Symantec’s File Insight (SONAR) program was recently added to the Norton Antivirus and Norton Internet Security programs.  SONAR automatically deletes or quarantines any program it believes may be malware.  This is a problem for you as a software developer if it decides your program looks like malware.

Symantec provides instructions for how to prevent your program from being quarantined on a particular computer, or how to get it back out of quarantine: http://community.norton.com/t5/Norton-Internet-Security-Norton/SONAR-is-deleting-programs/m-p/192633/highlight/true#M96287.  But that is not going to help you when you are trying to distribute your program to others.  If someone downloads a trial version of your program, and his antivirus program deletes it as malware, he is most likely not going to try to get it back.

Symantec also provides the ability for you to white list your program (described later in this post) as not malicious.  However, it is impractical to white list every test version of your program that you create as you are developing it.

Another solution is to digitally sign your program.  SONAR recognizes signed programs as not malicious.  Unfortunately, code signing certificates are expensive and must be renewed annually.  This may not be an acceptable solution for you either.

So what can you, as a small ISV (Independent Software Vendor), do to prevent SONAR from treating your programs as malware? Fortunately, there are a few steps you can take that are fairly easy to do and may be done for free.

Does Your Program Look Malicious?

I remember the first time I ran a program I was developing on a computer that had Norton Antivirus with SONAR installed.  When I tried running my new program so I could test it, Norton AntiVirus presented a warning window indicating that a security risk was found.  It claimed that the program was behaving suspiciously on my computer and recommended that I block or remove the program.  This took me by surprise because I knew my program would not have been doing anything suspicious.  It then deleted my program before I could do any testing with it.

Why did Norton AntiVirus consider my program to be a security risk?  The details of the warning said fewer than 10 users in the Norton Community have used this file, and the file was released less than 1 week ago. This is the same warning others would get if they try to run my new program on their computer with Norton Antivirus active.

Consider the fact that any new program you create is going to at first have been used by very few members of the Norton Community and not be very old.  How can you get past SONAR with a brand new program?

Wikipedia, http://en.wikipedia.org/wiki/SONAR_%28Symantec%29, has the following in its explanation of how SONAR works:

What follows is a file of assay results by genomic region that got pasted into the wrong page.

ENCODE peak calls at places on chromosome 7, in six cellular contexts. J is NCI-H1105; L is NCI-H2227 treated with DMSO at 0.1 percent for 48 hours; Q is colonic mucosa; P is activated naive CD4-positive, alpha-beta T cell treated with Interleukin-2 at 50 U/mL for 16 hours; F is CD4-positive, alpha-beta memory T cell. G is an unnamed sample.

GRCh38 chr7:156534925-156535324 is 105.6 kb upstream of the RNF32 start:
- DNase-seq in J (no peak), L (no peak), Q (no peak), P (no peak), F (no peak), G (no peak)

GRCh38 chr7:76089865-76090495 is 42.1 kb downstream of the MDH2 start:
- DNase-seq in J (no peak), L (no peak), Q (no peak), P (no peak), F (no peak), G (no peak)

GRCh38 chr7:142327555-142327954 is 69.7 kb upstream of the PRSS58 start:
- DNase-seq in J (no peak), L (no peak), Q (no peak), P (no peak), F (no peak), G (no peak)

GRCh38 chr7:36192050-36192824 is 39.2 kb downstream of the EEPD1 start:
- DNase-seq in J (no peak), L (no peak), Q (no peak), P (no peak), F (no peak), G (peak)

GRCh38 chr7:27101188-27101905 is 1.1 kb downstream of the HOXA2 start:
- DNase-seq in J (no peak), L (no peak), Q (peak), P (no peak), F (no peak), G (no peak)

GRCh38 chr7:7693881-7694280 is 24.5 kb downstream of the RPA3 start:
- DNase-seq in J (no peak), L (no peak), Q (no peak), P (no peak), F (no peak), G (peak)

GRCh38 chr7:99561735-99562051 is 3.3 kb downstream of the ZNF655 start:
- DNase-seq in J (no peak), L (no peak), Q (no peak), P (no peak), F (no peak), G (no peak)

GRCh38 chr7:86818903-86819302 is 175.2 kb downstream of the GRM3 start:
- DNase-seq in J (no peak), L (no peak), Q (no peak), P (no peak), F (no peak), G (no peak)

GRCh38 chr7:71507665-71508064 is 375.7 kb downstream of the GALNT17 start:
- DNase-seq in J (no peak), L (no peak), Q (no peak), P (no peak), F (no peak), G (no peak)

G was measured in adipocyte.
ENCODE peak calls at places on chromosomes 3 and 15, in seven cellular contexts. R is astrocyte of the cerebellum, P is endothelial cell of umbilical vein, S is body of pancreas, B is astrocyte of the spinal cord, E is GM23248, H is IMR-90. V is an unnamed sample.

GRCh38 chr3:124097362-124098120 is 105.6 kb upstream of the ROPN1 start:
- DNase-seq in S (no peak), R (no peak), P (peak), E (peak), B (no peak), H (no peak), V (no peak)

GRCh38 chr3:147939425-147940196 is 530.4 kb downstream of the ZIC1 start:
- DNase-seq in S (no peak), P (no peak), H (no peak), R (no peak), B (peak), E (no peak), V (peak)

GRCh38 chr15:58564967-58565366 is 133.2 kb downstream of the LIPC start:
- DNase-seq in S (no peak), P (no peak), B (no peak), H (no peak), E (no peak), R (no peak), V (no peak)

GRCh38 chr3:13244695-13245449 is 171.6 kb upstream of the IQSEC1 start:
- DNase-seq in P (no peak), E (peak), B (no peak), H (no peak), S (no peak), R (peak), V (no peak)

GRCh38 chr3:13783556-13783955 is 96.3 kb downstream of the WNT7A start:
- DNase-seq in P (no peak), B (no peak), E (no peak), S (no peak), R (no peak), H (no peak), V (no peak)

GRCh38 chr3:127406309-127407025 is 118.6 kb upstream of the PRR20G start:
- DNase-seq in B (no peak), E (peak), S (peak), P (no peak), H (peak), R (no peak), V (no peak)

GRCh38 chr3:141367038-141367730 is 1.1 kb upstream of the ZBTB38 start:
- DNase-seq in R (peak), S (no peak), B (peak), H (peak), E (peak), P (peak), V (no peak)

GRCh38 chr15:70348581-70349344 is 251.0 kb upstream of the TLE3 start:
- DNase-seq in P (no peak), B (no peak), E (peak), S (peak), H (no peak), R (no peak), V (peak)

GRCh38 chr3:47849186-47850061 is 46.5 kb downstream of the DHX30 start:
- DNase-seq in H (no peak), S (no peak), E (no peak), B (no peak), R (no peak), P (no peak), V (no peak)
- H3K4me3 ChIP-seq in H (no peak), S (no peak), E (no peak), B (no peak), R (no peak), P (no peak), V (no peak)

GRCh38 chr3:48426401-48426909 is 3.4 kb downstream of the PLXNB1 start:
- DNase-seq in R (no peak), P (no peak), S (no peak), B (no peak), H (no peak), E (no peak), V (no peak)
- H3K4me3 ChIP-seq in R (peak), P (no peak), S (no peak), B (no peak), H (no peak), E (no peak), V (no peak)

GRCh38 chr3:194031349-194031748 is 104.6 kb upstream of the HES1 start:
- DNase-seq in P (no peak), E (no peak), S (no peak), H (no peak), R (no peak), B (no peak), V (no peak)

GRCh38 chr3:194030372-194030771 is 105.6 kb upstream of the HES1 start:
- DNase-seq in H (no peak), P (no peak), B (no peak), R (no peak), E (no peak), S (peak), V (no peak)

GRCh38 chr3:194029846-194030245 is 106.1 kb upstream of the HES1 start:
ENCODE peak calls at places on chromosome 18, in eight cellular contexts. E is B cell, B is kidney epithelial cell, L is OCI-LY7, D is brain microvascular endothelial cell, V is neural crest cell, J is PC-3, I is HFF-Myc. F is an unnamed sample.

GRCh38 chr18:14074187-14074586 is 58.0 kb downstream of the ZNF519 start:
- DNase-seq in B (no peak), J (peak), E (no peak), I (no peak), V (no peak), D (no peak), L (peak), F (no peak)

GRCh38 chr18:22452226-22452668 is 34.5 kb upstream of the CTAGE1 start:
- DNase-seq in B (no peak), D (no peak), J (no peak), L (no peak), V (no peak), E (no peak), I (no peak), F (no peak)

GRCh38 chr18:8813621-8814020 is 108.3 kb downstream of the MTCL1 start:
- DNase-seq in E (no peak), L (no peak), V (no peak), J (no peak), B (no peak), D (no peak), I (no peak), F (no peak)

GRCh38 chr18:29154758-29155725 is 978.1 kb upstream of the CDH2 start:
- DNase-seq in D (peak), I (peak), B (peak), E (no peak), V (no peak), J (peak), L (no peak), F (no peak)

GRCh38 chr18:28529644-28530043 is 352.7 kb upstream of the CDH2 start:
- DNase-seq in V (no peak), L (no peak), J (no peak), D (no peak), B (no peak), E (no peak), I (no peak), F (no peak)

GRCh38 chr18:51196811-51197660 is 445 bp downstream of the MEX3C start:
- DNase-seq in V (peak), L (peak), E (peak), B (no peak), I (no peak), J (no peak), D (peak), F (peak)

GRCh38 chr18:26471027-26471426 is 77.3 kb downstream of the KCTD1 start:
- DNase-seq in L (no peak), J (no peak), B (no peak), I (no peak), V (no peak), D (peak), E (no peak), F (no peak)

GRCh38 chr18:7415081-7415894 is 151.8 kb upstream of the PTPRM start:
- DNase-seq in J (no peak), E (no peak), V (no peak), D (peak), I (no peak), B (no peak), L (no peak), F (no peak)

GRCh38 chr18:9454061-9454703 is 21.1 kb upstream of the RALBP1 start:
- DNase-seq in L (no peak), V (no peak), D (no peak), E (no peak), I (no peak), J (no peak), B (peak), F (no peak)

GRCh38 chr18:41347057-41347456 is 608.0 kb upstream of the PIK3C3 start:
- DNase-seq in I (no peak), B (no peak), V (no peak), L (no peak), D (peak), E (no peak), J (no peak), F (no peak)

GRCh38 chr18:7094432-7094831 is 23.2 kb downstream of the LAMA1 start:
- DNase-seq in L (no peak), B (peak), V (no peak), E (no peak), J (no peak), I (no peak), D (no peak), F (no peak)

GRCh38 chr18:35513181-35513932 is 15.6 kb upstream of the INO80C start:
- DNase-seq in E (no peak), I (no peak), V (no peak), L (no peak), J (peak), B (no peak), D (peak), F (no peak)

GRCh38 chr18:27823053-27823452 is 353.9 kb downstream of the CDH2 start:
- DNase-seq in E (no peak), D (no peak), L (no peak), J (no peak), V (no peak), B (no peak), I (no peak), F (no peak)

An algorithm is used to evaluate hundreds of attributes relating to software running on a computer. Various factors are considered before determining that a program is malicious, such as if the program adds a shortcut on the desktop or creates a Windows Add/Remove programs entry. Both of those factors would indicate the program is not malware.

So the first thing you need to do is add a shortcut to your program on the desktop.  During development, when you do not yet have an installer for your program, manually create a shortcut to your program on your desktop.  That seems to be enough to keep SONAR from treating it as malware.  With that manually created shortcut to your program in place, you may continue your development cycle without SONAR deleting your program.

After development is complete, create an installer (a setup program) for your program.  Have the installer automatically create a shortcut on the user’s desktop and create an entry for your program in the Windows Add/Remove program.  This will keep SONAR from automatically deleting your program from computers as long as your program was installed using your installer.

White List the Setup Program

The installer you create for your program is itself another program.  I provide my installer as a downloadable program from my Web site.  Downloading the installer does not create a shortcut to the installer on the desktop, nor does it create the necessary Windows Add/Remove program entries.  Therefore, if someone downloads an installer from my Web site, SONAR deletes it.

This is the one instance where I’ve found that a program should be submitted to Symantec’s white list, https://submit.symantec.com/whitelist/. However, it is only this final version of the installer, not all the prior versions worked on during development, and not the program itself, that must be submitted to the white list.